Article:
|England v Wales|
|Venue: Twickenham Date: Sunday, 29 May 2016 Kick-off: 15:00 BST|
|Coverage: Live on BBC Radio Wales, Radio 5 live, BBC Radio Cymru, the BBC Sport app, Connected TV, and live text commentary on the BBC Sport website. Highlights on BBC Two at 19:00 BST.|
Wales' Ross Moriarty is relishing his battle with rival blind-side flanker and England debutant Teimana Harrison at Twickenham on Sunday.
Northampton back-rower Harrison, 23, was born in New Zealand and qualifies for England through his father.
Both players are hoping to impress ahead of summer tours, with Wales visiting world champions New Zealand and England in Australia.
"He is a very powerful ball-carrier, and he will test me," Moriarty said.
"I played against him in my first game for Gloucester Academy against Northampton.
"I came off the bench in the last 20 minutes of that game. It was my first experience of English rugby, and it was tough.
"He was one of their main players - a very powerful ball-carrier and tackler. He was here, there and everywhere, and he is still the same sort of player.
"I think I ran over him on a one-on-one. He may have been a bit more tired, while I was fresh off the bench, but it was a good night for me."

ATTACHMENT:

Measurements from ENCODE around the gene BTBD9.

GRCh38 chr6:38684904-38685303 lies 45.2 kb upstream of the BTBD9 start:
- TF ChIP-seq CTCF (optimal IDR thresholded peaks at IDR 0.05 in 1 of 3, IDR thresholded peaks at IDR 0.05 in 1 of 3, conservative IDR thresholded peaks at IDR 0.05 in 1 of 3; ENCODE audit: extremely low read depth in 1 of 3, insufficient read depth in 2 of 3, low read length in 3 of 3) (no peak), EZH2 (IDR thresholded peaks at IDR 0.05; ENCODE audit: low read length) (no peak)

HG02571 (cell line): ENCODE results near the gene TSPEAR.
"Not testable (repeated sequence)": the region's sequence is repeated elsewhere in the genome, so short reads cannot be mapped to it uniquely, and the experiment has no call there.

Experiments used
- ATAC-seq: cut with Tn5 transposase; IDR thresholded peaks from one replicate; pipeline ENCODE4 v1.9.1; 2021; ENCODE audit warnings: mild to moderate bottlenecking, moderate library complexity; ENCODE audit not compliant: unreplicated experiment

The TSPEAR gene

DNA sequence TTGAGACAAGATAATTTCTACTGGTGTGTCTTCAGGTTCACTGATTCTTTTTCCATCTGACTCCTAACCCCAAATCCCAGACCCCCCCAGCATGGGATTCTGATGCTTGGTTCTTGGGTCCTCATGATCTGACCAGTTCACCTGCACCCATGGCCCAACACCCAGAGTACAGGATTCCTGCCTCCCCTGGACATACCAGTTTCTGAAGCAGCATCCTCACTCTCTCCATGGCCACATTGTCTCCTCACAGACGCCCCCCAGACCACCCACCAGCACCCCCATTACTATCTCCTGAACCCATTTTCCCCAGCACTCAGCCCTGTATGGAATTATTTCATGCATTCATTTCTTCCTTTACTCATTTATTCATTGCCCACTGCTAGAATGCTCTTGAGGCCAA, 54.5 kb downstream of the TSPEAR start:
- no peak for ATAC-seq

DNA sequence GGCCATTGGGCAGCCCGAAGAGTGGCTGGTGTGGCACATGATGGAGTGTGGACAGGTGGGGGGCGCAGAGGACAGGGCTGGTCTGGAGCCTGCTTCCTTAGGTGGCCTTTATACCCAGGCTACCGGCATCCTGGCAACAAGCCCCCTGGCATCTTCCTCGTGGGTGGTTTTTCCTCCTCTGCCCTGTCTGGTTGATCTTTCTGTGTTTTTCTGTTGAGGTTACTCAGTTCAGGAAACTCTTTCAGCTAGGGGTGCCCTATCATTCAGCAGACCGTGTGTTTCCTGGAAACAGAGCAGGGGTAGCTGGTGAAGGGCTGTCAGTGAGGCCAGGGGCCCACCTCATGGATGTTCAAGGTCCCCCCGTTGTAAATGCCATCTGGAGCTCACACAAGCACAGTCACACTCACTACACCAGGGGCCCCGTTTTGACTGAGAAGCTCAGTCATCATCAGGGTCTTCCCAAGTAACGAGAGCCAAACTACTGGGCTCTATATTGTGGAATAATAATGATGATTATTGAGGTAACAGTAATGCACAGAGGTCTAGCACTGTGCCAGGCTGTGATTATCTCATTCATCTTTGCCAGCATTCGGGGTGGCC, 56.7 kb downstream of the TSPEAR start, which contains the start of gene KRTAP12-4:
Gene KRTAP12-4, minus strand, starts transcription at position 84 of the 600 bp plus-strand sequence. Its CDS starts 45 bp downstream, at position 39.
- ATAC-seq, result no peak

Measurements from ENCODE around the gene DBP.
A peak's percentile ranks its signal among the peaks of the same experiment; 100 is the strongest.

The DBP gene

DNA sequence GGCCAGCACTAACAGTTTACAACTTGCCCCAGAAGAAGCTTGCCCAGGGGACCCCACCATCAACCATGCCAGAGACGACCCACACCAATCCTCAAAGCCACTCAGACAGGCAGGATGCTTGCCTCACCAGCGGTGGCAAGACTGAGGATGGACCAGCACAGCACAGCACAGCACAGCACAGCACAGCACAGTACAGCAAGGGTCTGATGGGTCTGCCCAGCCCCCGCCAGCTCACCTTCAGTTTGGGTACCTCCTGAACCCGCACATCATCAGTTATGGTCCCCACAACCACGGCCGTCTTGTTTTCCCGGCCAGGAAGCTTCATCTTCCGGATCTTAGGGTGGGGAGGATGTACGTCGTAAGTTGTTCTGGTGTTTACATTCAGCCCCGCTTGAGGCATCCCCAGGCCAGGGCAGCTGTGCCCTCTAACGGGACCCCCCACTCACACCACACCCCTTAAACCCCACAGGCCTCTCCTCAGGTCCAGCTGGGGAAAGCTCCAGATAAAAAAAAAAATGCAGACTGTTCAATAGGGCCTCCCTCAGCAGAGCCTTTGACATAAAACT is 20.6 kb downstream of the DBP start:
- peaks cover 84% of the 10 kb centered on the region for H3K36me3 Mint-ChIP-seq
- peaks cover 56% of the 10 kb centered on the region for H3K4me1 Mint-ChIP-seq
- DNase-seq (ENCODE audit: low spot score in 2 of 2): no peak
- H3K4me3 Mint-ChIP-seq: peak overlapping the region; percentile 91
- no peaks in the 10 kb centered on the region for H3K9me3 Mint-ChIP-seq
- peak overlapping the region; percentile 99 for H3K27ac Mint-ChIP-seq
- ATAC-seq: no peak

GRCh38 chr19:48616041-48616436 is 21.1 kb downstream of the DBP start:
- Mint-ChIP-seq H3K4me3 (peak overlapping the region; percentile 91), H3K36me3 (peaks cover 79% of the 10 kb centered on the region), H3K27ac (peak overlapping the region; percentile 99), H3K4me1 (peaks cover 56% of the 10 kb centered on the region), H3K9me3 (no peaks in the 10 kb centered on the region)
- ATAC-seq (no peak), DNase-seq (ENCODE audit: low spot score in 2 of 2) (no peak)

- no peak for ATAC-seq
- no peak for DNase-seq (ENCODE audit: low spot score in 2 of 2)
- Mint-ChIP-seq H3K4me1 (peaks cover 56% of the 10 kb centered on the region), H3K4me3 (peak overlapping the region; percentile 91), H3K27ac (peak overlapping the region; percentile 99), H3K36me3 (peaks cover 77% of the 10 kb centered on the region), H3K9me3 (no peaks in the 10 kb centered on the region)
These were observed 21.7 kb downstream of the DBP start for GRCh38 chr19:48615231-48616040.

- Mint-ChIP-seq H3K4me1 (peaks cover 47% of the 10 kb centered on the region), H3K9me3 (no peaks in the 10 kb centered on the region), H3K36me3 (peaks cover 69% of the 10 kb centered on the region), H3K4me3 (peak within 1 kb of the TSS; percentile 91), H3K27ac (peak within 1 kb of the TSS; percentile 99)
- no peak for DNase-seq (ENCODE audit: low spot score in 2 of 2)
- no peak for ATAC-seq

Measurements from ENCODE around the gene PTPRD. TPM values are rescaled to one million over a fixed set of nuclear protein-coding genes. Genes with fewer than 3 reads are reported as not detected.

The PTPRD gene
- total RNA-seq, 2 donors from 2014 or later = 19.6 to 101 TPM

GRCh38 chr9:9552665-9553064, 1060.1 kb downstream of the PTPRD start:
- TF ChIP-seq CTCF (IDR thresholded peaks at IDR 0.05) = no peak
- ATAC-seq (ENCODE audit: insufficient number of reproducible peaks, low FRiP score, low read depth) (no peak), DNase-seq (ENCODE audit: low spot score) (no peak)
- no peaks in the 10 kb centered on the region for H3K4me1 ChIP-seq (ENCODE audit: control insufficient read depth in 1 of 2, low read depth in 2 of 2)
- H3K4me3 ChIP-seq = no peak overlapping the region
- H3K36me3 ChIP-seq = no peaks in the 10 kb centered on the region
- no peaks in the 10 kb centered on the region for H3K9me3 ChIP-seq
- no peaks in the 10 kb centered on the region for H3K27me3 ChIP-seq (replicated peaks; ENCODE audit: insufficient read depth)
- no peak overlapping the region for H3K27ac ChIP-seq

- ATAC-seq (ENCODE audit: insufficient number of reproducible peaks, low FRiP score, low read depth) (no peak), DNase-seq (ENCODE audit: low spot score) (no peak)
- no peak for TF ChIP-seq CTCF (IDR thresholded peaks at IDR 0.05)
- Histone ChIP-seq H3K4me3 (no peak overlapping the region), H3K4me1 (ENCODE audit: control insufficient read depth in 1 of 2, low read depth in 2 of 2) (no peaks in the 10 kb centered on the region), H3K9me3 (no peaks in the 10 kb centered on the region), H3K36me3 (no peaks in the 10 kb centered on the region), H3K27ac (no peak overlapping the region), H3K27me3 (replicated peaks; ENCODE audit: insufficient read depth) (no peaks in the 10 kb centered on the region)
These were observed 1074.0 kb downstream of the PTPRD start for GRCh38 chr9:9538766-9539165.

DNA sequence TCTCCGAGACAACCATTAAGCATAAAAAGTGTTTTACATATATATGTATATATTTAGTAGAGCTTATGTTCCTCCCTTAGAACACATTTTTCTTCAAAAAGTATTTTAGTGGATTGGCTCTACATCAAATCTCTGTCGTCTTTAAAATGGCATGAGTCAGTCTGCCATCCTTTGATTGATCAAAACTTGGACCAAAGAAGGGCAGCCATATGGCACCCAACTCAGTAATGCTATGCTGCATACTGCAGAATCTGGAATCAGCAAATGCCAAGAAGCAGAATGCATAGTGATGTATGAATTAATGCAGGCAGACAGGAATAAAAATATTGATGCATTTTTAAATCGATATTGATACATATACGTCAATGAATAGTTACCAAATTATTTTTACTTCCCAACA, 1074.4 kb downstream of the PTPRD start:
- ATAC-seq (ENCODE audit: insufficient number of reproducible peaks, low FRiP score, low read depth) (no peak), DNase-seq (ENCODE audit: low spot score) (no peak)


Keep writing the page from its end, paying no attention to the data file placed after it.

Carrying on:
St Helens-born Moriarty, whose father Paul and uncle Richard both played for Wales, underlined his potential when he featured off the bench and scored two tries during Wales' Six Nations win against Italy in March.
In the absence of captain Sam Warburton and Justin Tipuric this weekend, Moriarty will link up with Dan Lydiate and Taulupe Faletau in the Welsh back row.
"This is going to be a good test for us on Sunday, going into the first Test with the All Blacks on 11 June," Moriarty added.
"We are going to try to play at the intensity that we will need against New Zealand, so it's a good opportunity to test ourselves.
"It is really competitive in the back-row. Even without Justin Tipuric here, we have three British and Irish Lions Test back-rowers [including Warburton].
"It is hard to break a mould that has been there for a few years, but it's great for me to learn off them, watch how they train and pick up little things off each of them to make me a better player.
"Toby [Faletau] is one of the best, if not the best, number eights in the world, and he is only 25 years old.
"It's nice to be able to train with him, watch what he does and try to replicate some of the things he does and add to my game."